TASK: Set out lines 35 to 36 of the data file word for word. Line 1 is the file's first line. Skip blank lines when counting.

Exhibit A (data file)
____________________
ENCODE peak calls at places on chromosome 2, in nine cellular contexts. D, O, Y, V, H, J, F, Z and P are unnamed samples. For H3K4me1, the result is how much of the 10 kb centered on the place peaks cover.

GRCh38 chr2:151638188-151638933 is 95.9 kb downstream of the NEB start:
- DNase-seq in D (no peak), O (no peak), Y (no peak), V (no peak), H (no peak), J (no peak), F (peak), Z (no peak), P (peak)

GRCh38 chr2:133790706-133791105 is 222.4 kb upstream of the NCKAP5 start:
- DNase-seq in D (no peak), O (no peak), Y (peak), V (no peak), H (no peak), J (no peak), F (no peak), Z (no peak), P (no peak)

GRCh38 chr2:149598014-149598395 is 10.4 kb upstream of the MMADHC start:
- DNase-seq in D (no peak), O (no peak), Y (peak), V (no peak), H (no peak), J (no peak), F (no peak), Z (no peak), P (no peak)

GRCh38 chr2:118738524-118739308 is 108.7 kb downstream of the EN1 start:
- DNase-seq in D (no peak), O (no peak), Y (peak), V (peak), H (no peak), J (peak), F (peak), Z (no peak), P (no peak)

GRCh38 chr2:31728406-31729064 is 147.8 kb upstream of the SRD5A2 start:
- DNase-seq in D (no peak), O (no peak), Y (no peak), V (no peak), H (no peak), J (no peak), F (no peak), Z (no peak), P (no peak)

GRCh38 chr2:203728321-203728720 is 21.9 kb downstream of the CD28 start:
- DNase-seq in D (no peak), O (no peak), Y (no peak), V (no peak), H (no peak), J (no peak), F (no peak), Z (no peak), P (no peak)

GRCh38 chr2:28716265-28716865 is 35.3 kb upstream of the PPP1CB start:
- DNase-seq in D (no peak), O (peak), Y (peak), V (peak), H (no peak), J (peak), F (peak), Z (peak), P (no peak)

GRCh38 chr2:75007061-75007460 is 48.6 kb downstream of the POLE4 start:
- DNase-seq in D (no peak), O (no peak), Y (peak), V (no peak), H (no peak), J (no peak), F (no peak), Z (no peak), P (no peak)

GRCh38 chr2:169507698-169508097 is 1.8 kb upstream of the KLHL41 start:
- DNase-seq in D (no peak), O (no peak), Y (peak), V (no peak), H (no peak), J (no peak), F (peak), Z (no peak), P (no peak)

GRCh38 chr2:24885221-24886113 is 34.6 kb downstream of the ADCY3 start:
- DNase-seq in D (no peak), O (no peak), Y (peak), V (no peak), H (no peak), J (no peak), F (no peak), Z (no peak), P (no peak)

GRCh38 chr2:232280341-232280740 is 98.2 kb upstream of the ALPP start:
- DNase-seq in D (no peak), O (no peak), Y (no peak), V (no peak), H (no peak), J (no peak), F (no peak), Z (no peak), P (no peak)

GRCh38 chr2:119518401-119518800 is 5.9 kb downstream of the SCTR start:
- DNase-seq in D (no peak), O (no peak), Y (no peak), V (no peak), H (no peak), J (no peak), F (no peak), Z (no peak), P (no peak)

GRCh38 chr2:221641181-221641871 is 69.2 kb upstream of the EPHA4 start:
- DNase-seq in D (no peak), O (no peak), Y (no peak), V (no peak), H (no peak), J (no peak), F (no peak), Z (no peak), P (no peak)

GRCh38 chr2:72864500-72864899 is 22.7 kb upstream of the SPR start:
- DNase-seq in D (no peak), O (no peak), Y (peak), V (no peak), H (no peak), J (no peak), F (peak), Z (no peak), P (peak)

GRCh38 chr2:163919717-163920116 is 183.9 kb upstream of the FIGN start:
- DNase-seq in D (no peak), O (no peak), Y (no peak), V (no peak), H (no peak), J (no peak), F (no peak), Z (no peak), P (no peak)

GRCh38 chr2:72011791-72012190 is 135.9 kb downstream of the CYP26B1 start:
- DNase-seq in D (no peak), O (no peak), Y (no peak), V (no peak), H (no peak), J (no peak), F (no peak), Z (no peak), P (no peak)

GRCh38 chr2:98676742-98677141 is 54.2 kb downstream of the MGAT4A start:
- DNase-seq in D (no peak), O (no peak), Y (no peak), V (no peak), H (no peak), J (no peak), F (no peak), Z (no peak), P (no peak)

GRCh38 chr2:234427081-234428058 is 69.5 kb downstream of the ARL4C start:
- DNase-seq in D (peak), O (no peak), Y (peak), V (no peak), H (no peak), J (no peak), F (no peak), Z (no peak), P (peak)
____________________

- DNase-seq in D (no peak), O (no peak), Y (no peak), V (no peak), H (no peak), J (no peak), F (no peak), Z (no peak), P (no peak)

GRCh38 chr2:234427081-234428058 is 69.5 kb downstream of the ARL4C start: